John Parish Robertson was one of the first British traders to operate in post-revolutionary Paraguay. Along with his brother, William Parish Robertson, he published extensively on South American politics and travel, and acquired a level of European literary celebrity as a result of his denunciations of the Paraguayan dictator, Dr José Gaspar Rodríguez de Francia.
Born in Scotland, and educated in Dalkeith, Robertson first crossed the Atlantic with his merchant father at the age of 14. He was present at the British occupation of Montevideo in 1807, worked thereafter in Rio de Janeiro and Buenos Aires, and arrived in Paraguay in 1812. Joined by his brother, William Parish Robertson, he pursued a series of commercial avenues, and acted at points as an agent of the dictator Francia. The latter ultimately turned against the Robertsons, disappointed that the brothers were unwilling to travel to London to represent his interests, and expelled them from his country in 1815. Relocating south of Paraguay, the Robertsons developed a profitable new trade at Corrientes and Goya, facilitated by connections and credit in Buenos Aires. John Parish Robertson subsequently developed a wider web of commercial interests between Chile, Peru, Liverpool, London, and Glasgow, and he travelled to Britain in 1823 as a wealthy man, and an accredited political agent for the Buenos Aires and Peruvian governments. More money was made arranging loans for these Spanish American administrations; but as for so many contemporaries, investments in mining companies proved to be Robertson’s downfall, and he was ruined in the panic and crash of 1825-6. Failing in the attempt to build another Latin American fortune, he was admitted to Corpus Christi College, Cambridge, in 1829, before retiring briefly to the Isle of Wight. After 1834 he was based in London, where he turned to literature as a means of making a living.
Apart from an unsuccessful novel, Solomon Seesaw (1839), Robertson wrote mainly on his experiences in Latin America, and he published widely in the periodical press. What celebrity he enjoyed, however, was owed mainly to a series of volumes issued under the names of both Robertson brothers, but written primarily by John Parish Robertson: Letters on Paraguay: comprising an account of a four years’ residence in that republic, under the government of the dictator Francia (1838); Francia’s reign of terror, being the continuation of letters on Paraguay (1839); and the less acclaimed Letters on South America; comprising travels on the banks of the Paraná and Rio de la Plata (1843). Before the Robertsons wrote, virtually all that was known in contemporary Europe about post-revolutionary Paraguay came from a considerably earlier, and relatively measured, account by two Swiss doctors: Messrs. Rengger and Longchamps, The reign of Doctor Joseph Gaspard Roderick de Francia, in Paraguay; being an account of six years’ residence in that republic, from July, 1819–to May, 1825 (1827). The Robertsons, perhaps still smarting from their ignominious exile, and readily adopting various sensationalist tropes, offered an excoriating account of Francia’s regime: they claimed that Paraguay’s dictator had committed crimes ‘of a character so appalling as to make human nature shudder and recoil’, and that his government had ‘beaten down the people of Paraguay, till they have licked the dust under the soles of his feet’. Their discussions of Francia and Paraguay attracted extensive critical engagement in Britain, and throughout parts of the Continental European press, though in Britain at least many of their claims and constructions were taken with a heavy pinch of salt.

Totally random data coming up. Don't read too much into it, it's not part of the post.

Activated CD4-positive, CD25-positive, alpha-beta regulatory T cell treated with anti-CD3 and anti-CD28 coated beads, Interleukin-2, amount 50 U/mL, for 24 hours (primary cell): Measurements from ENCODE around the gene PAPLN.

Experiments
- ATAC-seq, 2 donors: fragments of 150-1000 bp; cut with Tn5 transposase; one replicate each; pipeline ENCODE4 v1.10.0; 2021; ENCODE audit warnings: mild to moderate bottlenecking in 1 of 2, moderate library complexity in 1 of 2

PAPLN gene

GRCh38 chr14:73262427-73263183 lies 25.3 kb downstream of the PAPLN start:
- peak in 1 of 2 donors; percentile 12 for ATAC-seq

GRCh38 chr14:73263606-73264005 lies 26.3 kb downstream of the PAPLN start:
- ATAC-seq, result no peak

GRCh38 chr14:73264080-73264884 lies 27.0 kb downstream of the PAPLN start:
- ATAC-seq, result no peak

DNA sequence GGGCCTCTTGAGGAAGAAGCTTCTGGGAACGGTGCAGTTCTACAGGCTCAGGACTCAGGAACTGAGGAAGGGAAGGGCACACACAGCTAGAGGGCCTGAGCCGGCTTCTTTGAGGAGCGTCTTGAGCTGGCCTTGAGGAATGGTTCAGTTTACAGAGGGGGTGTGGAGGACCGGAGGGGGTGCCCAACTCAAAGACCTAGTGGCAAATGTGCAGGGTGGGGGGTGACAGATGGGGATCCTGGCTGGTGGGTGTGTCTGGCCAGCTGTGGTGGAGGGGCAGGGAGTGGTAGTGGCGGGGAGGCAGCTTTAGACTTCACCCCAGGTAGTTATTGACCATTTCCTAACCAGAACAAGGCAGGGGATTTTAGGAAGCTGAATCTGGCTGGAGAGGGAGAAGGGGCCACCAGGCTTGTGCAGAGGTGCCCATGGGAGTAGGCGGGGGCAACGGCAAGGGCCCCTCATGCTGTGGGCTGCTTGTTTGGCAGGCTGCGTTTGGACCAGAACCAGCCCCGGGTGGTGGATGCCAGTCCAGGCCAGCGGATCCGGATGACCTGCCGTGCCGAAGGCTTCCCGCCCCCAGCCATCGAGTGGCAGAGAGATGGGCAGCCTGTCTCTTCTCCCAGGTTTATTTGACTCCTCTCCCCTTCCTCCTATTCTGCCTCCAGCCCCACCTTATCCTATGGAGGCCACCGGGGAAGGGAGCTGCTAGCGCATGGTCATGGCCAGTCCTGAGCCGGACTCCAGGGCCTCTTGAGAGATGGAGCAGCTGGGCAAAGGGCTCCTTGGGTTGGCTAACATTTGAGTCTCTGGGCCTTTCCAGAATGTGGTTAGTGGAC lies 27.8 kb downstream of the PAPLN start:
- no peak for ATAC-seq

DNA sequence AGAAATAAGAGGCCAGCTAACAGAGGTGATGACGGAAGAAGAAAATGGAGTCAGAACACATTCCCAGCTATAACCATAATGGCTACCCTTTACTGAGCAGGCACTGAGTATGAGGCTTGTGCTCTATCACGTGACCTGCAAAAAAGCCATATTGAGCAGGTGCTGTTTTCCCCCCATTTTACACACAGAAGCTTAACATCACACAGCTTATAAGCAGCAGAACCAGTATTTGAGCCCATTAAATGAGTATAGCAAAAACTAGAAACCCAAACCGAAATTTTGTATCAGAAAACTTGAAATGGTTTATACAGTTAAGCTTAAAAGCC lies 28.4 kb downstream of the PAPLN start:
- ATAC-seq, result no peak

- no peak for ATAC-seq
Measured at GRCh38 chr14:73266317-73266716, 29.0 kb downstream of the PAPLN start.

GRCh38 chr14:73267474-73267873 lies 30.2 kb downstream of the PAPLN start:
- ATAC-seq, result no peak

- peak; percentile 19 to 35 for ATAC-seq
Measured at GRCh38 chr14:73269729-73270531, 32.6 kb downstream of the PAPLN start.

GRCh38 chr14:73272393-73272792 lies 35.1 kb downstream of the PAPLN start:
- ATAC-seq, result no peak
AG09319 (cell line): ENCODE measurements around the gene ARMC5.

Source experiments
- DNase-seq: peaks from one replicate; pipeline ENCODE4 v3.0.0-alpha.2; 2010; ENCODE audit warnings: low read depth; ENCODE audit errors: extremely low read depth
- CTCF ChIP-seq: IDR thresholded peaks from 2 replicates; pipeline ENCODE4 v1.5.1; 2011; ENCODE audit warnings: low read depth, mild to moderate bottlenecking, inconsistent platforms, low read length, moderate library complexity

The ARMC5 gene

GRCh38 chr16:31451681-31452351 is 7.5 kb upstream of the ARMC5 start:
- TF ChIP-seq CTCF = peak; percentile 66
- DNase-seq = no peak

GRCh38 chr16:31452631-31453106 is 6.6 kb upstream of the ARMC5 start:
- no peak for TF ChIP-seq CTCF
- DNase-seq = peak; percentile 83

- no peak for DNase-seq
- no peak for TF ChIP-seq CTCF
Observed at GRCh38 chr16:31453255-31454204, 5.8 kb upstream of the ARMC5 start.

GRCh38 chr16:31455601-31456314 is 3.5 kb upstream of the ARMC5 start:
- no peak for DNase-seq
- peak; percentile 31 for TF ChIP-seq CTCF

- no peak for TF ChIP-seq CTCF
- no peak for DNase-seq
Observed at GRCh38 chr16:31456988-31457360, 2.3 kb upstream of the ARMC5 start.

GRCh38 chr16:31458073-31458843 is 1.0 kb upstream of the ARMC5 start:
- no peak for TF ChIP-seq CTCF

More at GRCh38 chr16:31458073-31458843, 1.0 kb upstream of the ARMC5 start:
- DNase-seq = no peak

John Parish Robertson played a major role in fostering Anglo-Latin American trading and banking networks in the opening decades of the nineteenth century, and a central one in projecting Paraguayan politics into the European imagination. His volumes formed an essential source for the historian Thomas Carlyle’s celebrated Latin American essay of 1843, ‘Dr Francia’, though Carlyle admittedly described Robertson and his brother in correspondence as ‘asses of the first water’ (Thomas Carlyle to John Forster, 12 May 1843). This was not fair, but it perhaps helps to explain why historians have yet to do justice to Robertson’s wider reflections on the condition of Latin American politics in the post-revolutionary era, scattered across his books and periodical articles of the 1830s and early 1840s. He was, in fact, one of the period’s most committed thinkers on the reasons behind the seeming feebleness of Spanish American republicanism, and a serious critic of British policy.
Having relocated to Calais in search of a climate more congenial to his health, Robertson died on the 1st November 1843. He left behind a recently-acquired wife, Campbell Amelia Hilton Ellen Stewart Souter, the daughter of an army officer.
Sources: C. Jones, ‘Robertson, John Parish’, in Oxford Dictionary of National Biography, online edition (2004); ‘Biographic Sketches: John Parish Robertson’, Chambers’s Edinburgh Journal, 1 n.s. (6 Jan. 1844), 10-13; L. Benton and L. Ford, Rage for Order: the British Empire and the Origins of International Law, 1800-1850 (Cambridge, MA: Harvard University Press, 2016); A. Middleton, ‘Britain and the Paraguayan Dictatorship, c. 1820-1840’, Historical Journal, advance access (2021); I. Campbell et al., eds., The Collected Letters of Thomas and Jane Welsh Carlyle (42 vols., Durham, NC: Duke University Press, 1970– ); V. B. Reber, British Mercantile Houses in Buenos Aires, 1810-1880 (Cambridge, MA: Harvard University Press, 1979).
Author: Alex Middleton
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